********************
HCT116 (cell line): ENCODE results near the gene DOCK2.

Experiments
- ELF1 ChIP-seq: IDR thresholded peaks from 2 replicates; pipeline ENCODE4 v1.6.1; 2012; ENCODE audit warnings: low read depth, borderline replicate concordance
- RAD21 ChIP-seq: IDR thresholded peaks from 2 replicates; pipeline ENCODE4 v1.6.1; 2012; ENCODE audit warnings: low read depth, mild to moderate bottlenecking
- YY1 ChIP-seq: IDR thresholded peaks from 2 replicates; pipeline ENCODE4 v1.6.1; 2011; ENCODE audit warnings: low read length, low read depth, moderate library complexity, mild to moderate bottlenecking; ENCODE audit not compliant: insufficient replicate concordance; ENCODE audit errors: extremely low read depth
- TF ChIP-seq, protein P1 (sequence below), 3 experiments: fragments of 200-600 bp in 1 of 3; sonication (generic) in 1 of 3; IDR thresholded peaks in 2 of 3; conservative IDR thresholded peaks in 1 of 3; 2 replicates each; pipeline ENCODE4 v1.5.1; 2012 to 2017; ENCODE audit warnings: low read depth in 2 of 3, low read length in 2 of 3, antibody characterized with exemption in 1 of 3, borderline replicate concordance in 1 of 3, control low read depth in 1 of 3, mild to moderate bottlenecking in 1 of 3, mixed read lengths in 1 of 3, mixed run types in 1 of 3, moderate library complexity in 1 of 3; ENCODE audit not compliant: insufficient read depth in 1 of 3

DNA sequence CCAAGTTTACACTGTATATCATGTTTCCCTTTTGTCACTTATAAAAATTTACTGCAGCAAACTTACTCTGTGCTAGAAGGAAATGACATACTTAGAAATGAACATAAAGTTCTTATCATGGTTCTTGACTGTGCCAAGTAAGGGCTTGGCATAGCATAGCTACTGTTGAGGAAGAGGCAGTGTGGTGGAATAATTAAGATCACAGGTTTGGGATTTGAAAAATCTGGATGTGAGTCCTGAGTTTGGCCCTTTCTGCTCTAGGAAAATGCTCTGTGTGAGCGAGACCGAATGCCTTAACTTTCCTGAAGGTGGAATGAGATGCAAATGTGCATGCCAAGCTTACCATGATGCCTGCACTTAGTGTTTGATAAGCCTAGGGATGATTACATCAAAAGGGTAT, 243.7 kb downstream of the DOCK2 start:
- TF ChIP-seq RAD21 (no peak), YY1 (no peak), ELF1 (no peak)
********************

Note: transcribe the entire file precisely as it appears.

HCT116 (cell line): ENCODE results near the gene DOCK2.

Experiments
- ELF1 ChIP-seq: IDR thresholded peaks from 2 replicates; pipeline ENCODE4 v1.6.1; 2012; ENCODE audit warnings: low read depth, borderline replicate concordance
- RAD21 ChIP-seq: IDR thresholded peaks from 2 replicates; pipeline ENCODE4 v1.6.1; 2012; ENCODE audit warnings: low read depth, mild to moderate bottlenecking
- YY1 ChIP-seq: IDR thresholded peaks from 2 replicates; pipeline ENCODE4 v1.6.1; 2011; ENCODE audit warnings: low read length, low read depth, moderate library complexity, mild to moderate bottlenecking; ENCODE audit not compliant: insufficient replicate concordance; ENCODE audit errors: extremely low read depth
- TF ChIP-seq, protein P1 (sequence below), 3 experiments: fragments of 200-600 bp in 1 of 3; sonication (generic) in 1 of 3; IDR thresholded peaks in 2 of 3; conservative IDR thresholded peaks in 1 of 3; 2 replicates each; pipeline ENCODE4 v1.5.1; 2012 to 2017; ENCODE audit warnings: low read depth in 2 of 3, low read length in 2 of 3, antibody characterized with exemption in 1 of 3, borderline replicate concordance in 1 of 3, control low read depth in 1 of 3, mild to moderate bottlenecking in 1 of 3, mixed read lengths in 1 of 3, mixed run types in 1 of 3, moderate library complexity in 1 of 3; ENCODE audit not compliant: insufficient read depth in 1 of 3

DNA sequence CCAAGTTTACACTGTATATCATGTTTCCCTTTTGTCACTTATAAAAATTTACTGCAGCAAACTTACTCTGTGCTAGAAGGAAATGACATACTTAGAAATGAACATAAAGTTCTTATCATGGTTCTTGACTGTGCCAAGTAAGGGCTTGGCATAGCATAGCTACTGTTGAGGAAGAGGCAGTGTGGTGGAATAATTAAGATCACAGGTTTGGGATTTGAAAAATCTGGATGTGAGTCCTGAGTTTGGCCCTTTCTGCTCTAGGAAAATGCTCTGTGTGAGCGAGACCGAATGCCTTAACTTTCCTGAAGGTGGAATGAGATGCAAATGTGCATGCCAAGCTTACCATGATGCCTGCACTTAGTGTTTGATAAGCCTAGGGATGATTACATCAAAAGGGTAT, 243.7 kb downstream of the DOCK2 start:
- TF ChIP-seq RAD21 (no peak), YY1 (no peak), ELF1 (no peak)